PLEASE NOTE: Information in this article is correct at the time of publication, please contact DFA Law for current advice on older articles.
In a recent case, firms which used trade marks to which they were not entitled felt the wrath of the court.
The case concerned the National Guild of Removers & Storers (NGRS), a trade association for businesses in the removal and storage industry. NGRS owns various trade marks, which members may print on their stationery and include in their advertisements. Members pay an annual subscription and are required to follow a code of practice and to participate in the association’s ombudsman scheme. Any members that leave the association are obliged to remove the trade marks from their advertisements and stationery. In cases where an advertisement including any of the trademarks is in circulation in a trade directory, such as Yellow Pages, the departing member is required to pay a licence fee of £100 per week for as long as the advertisement remains in use. Any former member using the trade marks after the expiry of advertisements appearing in public directories must pay NGRS £200 per week.
The four defendants in the case had used trade marks owned by NGRS when they were not entitled to do so. One had never been a member of the association. The other defendants were former members who continued to use the marks after they had ceased to belong to the association. Each of these four businesses was ruled to have infringed the association’s trade marks and passed itself off as a member of NGRS. An inquiry was ordered against each of the defendants with directions for disclosure and service of evidence. None of the defendants complied with the orders and none was present or represented at the hearings.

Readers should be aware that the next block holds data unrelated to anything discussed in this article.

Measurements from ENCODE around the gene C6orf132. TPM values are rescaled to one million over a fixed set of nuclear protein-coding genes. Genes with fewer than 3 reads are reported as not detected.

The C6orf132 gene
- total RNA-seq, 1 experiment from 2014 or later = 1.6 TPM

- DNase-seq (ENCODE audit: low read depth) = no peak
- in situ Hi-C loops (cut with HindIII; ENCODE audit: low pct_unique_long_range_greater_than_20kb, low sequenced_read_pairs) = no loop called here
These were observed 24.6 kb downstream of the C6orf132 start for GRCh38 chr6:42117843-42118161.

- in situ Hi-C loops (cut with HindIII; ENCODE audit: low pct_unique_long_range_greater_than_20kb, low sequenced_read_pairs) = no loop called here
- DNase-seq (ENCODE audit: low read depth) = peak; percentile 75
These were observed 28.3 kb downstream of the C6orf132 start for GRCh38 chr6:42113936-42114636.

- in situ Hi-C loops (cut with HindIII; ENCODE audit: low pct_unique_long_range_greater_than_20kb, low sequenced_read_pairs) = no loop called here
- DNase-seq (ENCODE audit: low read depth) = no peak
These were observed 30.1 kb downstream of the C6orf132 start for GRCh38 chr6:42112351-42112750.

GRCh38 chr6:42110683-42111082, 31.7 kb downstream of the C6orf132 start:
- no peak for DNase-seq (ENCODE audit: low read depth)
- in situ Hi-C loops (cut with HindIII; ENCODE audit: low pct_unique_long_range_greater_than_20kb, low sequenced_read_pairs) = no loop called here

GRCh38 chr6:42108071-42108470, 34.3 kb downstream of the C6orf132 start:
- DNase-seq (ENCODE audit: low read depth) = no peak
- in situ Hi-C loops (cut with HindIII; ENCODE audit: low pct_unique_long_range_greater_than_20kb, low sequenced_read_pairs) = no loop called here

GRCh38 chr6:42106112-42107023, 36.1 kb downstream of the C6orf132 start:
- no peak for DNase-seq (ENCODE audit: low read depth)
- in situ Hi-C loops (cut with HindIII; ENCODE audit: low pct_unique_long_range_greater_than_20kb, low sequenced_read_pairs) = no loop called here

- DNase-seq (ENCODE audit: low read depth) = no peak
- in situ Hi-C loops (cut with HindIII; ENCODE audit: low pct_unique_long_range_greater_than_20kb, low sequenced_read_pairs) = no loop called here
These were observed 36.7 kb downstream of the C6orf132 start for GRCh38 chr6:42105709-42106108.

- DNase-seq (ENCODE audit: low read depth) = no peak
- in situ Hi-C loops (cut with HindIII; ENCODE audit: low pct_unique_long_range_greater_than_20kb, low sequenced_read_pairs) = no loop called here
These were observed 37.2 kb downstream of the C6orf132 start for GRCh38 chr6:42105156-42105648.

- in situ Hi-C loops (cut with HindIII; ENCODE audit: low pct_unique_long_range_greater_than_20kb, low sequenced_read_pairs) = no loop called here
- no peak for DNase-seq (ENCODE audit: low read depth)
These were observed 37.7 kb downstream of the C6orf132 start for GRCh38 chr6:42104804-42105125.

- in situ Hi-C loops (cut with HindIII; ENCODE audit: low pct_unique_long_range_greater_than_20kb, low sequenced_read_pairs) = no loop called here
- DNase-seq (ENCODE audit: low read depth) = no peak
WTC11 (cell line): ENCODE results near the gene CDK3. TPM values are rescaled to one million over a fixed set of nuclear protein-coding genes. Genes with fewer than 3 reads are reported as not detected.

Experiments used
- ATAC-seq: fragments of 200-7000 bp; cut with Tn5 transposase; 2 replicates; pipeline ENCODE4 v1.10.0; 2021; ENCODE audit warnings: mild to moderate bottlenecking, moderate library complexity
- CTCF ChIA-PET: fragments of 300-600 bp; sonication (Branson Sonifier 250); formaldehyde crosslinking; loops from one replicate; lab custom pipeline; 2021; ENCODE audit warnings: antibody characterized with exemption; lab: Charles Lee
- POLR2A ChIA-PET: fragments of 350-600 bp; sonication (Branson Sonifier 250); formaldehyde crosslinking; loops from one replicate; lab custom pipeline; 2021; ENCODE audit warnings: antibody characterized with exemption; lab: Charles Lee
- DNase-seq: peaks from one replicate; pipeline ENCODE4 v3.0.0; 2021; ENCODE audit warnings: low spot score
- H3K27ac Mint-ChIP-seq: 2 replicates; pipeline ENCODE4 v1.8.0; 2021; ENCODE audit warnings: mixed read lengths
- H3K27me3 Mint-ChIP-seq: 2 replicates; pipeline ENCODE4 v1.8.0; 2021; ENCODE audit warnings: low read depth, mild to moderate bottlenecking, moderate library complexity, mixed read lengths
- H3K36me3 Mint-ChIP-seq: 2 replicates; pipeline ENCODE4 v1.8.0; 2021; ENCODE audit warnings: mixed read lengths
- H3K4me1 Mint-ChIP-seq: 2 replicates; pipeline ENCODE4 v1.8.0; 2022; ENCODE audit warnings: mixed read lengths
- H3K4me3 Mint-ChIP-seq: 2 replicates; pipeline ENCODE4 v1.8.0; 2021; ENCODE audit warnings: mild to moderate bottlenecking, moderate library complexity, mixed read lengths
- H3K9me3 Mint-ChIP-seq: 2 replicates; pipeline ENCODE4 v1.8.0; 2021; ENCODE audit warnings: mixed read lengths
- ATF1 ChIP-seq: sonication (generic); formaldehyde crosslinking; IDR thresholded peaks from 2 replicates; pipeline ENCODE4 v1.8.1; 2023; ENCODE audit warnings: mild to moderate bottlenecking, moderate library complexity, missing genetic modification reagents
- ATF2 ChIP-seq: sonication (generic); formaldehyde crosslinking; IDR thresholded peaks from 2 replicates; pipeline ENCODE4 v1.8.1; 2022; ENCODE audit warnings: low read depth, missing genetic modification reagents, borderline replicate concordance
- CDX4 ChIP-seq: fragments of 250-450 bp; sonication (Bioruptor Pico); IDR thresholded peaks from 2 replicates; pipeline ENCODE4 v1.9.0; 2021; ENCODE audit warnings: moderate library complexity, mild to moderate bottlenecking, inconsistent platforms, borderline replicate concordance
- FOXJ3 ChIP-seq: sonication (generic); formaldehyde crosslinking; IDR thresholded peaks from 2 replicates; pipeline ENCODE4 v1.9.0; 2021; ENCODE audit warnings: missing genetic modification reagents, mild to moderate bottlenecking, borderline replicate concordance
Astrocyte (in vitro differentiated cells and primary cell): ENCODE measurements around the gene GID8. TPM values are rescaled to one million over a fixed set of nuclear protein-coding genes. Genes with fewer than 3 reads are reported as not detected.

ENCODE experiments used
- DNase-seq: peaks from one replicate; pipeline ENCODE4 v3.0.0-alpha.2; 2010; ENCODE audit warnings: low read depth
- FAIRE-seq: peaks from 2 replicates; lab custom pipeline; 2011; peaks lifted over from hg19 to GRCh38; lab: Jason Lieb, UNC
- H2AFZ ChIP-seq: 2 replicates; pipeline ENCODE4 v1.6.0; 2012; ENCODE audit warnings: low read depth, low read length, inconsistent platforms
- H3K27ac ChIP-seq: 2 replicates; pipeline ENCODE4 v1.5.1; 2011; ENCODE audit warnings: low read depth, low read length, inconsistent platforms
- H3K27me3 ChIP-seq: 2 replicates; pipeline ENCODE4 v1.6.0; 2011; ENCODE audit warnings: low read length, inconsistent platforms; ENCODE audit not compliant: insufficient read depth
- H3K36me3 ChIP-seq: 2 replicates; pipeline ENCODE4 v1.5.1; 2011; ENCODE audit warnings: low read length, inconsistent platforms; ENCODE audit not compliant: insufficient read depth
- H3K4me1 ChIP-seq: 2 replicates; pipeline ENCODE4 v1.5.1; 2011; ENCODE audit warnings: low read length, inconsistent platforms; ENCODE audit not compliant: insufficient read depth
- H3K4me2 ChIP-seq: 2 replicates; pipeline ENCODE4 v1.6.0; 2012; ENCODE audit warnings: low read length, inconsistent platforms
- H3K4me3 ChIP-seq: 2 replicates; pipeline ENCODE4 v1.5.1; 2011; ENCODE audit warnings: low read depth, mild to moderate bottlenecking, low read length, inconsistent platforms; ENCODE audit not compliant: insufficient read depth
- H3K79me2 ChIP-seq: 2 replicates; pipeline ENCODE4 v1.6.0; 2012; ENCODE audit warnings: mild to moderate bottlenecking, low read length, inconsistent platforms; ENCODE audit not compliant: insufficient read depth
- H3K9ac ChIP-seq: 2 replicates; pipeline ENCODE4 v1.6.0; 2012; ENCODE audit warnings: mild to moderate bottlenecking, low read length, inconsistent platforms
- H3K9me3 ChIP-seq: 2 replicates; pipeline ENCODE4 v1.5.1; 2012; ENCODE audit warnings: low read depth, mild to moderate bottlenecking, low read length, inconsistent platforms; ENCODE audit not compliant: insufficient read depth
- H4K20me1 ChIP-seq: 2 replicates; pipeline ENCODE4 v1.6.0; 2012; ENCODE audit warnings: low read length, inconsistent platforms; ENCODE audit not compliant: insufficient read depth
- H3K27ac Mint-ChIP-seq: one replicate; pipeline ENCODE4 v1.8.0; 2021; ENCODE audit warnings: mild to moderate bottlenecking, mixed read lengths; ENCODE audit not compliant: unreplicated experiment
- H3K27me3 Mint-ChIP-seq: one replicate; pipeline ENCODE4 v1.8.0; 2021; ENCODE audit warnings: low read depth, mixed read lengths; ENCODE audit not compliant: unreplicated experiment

The judgment of the court was that in any case of trade mark infringement or passing off, damages should be paid regardless of whether or not there was a ‘lost sale’. In the cases of the three former members of the association, damages were assessed on the basis of the departing member fees. In the case of the non-member, damages were assessed as if they had belonged and had then ceased to be a member. In each of the cases, costs were assessed and awarded against the defendants.
“Trade marks, whether belonging to a trade association or any other organisation, are valuable intellectual property and should only be used with permission and within the terms set out in an appropriate agreement,” says Clare Towers. If you are concerned about misuse of your data or intellectual property assets, contact us for advice.